What most people know about Australia’s First Peoples mostly originates through mass media that perpetuates negative stereotypes. Nairn et al (2014) discuss the implications that these media practices have for cultural safety in nursing practice. Look out for the PDF download at the bottom of this page to learn more.
What does it mean to have ‘cultural respect’?
For First Peoples, cultural respect centres on the ‘recognition, protection and continued advancement of the inherent rights, cultures and traditions of Aboriginal and Torres Strait Islander people (Australian Government, 2017).’
Developing cultural respect for First Peoples, requires you to:
- recognise the impact that colonisation has on the contemporary health status of Aboriginal and Torres Strait Islander people
- recognise, affirm and protect Aboriginal and Torres Strait Islander peoples’ ways of knowing, doing and being, through a commitment to ongoing learning in your health care practice
- advance the rights, cultures and traditions of Aboriginal and Torres Strait Islander peoples as set out in the United Nations Declaration on the Rights of Indigenous Peoples (UNDRIP).
Join the discussion and share your thoughts on the importance of culturally safe healthcare with each other. In what specific ways do you show cultural respect to First Peoples in your clinical practice? You may wish to review AIDA’s website to access practical resources, such as the Factsheet and Cultural Safety Toolkit.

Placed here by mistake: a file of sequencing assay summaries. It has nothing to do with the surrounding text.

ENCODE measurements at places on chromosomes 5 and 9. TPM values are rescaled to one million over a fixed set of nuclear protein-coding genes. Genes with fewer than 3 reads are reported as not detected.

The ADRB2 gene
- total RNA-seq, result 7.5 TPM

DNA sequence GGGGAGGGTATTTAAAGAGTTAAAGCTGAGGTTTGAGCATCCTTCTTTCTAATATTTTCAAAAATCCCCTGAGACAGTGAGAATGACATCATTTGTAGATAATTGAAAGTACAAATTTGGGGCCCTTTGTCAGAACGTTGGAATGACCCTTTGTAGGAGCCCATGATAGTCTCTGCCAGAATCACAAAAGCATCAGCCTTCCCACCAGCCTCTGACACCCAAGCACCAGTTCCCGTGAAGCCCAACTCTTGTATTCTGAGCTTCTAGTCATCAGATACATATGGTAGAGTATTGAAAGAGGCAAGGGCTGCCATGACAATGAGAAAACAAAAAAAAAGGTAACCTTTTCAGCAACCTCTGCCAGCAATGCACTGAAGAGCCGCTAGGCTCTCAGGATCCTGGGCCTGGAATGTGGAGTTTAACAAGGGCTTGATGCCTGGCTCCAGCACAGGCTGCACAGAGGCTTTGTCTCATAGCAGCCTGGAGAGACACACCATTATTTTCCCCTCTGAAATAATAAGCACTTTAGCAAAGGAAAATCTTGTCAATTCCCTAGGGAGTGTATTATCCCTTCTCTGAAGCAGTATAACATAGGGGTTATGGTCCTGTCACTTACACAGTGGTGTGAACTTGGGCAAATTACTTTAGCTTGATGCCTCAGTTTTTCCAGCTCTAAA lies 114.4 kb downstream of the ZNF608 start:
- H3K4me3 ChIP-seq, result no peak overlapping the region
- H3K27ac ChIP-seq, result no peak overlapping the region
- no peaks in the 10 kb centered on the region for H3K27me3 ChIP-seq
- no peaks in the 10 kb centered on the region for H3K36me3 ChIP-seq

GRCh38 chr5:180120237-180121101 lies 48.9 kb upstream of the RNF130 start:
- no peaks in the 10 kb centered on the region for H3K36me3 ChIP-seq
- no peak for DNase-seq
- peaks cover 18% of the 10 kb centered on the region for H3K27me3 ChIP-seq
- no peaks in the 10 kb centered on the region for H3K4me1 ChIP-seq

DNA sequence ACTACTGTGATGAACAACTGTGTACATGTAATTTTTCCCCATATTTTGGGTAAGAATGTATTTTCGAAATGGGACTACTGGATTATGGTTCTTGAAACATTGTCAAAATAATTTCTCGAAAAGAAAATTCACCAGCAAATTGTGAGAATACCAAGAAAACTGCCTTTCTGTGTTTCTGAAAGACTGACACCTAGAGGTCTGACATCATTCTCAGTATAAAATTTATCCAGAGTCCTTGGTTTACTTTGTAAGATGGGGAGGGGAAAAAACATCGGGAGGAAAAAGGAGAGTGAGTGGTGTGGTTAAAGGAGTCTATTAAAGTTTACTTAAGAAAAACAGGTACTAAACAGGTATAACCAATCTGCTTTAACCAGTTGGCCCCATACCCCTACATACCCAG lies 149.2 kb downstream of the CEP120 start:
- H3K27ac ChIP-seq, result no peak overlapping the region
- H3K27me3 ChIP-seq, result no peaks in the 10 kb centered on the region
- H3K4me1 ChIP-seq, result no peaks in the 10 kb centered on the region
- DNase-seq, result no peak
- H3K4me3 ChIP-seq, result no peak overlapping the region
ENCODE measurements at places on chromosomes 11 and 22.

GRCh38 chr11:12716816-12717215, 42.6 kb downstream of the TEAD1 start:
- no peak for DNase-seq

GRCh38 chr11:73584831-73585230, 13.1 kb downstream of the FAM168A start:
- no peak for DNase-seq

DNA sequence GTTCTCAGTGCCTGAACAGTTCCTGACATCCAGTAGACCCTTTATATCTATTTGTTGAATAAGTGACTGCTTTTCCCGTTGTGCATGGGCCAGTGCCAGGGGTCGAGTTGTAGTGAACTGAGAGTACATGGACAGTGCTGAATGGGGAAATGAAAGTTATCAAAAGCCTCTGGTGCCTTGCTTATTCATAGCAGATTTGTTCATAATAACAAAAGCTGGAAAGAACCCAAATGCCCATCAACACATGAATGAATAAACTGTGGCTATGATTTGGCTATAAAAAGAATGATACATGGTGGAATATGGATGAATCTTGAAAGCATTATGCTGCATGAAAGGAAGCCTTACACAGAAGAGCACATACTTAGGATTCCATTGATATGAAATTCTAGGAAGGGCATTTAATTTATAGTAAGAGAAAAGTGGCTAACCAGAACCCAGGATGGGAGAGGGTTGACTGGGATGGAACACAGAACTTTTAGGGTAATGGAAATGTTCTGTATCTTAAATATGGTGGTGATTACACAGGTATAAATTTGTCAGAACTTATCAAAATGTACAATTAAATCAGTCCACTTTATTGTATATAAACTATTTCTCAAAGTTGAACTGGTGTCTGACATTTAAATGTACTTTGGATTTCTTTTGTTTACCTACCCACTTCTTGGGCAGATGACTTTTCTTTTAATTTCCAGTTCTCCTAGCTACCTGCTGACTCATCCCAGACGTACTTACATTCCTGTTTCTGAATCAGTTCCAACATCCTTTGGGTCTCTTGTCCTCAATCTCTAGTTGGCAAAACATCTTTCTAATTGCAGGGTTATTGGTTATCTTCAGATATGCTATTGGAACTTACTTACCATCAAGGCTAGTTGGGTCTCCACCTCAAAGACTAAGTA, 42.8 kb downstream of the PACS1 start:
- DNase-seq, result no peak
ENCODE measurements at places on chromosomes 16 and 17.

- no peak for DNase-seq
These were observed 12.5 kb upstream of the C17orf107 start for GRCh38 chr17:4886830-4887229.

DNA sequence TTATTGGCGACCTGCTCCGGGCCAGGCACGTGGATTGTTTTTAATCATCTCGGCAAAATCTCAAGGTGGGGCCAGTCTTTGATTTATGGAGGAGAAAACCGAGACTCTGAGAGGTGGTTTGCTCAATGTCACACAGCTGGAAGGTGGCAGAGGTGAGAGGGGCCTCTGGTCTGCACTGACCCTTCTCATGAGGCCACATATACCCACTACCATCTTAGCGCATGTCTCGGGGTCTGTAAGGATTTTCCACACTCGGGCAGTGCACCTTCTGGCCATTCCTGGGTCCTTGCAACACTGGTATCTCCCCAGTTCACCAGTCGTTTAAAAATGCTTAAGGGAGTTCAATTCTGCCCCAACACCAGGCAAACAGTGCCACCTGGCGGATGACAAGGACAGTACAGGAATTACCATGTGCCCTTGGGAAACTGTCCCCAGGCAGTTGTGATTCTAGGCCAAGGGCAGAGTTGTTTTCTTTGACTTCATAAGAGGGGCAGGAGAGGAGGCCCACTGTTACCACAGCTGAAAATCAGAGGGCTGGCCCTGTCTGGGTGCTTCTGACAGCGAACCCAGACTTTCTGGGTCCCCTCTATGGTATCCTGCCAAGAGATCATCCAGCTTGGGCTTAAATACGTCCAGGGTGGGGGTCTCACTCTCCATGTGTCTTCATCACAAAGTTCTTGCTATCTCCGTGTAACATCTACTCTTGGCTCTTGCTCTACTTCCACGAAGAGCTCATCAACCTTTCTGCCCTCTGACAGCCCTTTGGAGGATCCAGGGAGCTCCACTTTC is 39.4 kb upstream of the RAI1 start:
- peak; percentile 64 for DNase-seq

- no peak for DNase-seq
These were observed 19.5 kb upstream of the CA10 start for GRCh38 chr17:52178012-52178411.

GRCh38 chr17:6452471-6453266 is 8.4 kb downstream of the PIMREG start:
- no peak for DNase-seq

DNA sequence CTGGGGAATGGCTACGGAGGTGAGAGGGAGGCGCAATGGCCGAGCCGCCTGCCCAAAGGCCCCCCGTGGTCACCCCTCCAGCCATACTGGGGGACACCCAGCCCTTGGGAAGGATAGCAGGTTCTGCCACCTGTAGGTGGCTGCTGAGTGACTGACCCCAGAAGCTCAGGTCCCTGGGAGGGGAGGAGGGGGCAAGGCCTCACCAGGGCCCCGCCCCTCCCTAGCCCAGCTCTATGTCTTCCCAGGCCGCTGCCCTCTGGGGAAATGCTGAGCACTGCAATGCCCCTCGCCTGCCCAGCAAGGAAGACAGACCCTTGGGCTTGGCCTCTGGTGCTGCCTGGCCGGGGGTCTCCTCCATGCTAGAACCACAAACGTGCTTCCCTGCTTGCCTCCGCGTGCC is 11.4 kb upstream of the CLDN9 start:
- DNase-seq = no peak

AIDA. (2017). Australian Indigenous Doctor’s Association. Cultural Safety Fact Sheet.
Australian Government. (2017). Department of Health. Cultural Respect Framework 2016-2026.
Durey, A., Thompson, S.C. & Wood, M. (2011). Time to bring down the twin towers in poor Aboriginal hospital care: addressing institutionalised racism and misunderstandings in communication. Internal Medicine Journal, vol. 42, no. 1, pp. 17-22.
Nairn, R., DeSouza, R., Moewaka, A., Barnes, Rankine, J., Borell, B., and McCreanor, T. (2014). Nursing in media-saturated societies: implications for cultural safety in nursing practice in Aotearoa New Zealand. Journal of Research in Nursing September 19: 477-487.
© Griffith University and ABSTARR Consulting (Video)/Video audio used with permission from Walter and Eliza Hall Institute of Medical Research (WEHI)